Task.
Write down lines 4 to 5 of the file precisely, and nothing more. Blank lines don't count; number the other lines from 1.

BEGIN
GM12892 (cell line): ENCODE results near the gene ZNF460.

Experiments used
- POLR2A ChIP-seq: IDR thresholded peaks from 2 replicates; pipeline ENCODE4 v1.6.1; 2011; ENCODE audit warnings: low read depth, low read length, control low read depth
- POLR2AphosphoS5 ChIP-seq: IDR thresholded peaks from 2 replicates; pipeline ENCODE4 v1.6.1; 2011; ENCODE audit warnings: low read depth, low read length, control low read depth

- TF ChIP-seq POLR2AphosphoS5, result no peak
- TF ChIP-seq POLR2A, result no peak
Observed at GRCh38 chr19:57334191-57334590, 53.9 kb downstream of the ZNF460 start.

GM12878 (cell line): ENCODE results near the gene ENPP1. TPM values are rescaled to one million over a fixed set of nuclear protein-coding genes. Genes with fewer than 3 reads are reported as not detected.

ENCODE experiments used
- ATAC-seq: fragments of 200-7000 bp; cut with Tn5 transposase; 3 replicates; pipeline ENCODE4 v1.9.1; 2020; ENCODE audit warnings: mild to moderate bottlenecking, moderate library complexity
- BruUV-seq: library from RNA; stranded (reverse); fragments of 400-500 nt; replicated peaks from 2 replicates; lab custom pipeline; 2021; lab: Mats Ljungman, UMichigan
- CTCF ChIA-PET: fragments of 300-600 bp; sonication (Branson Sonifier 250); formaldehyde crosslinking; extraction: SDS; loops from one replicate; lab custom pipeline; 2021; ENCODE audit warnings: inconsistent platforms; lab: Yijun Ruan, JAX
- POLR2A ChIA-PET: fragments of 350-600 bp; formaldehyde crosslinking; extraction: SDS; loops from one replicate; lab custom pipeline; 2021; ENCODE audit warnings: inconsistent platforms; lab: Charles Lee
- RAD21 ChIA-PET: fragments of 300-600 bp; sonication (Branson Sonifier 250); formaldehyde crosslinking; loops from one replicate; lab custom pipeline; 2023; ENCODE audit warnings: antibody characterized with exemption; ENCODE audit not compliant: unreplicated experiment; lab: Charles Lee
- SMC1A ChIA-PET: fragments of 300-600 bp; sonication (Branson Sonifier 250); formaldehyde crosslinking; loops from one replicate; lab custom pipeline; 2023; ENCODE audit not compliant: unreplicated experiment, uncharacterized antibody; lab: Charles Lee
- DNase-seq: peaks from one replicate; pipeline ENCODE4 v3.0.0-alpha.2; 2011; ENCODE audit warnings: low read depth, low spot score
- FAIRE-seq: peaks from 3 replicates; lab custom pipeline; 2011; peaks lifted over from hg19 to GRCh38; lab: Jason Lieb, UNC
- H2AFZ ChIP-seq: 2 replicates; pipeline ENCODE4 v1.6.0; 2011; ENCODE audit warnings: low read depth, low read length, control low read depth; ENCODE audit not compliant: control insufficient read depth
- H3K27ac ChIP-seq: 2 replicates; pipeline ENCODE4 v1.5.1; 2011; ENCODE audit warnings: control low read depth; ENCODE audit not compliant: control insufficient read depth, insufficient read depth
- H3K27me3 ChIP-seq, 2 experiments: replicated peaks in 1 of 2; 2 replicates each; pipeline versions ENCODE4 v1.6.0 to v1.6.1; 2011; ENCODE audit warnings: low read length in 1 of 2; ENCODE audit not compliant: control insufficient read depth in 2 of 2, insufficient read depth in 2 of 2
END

- POLR2AphosphoS5 ChIP-seq: IDR thresholded peaks from 2 replicates; pipeline ENCODE4 v1.6.1; 2011; ENCODE audit warnings: low read depth, low read length, control low read depth

- TF ChIP-seq POLR2AphosphoS5, result no peak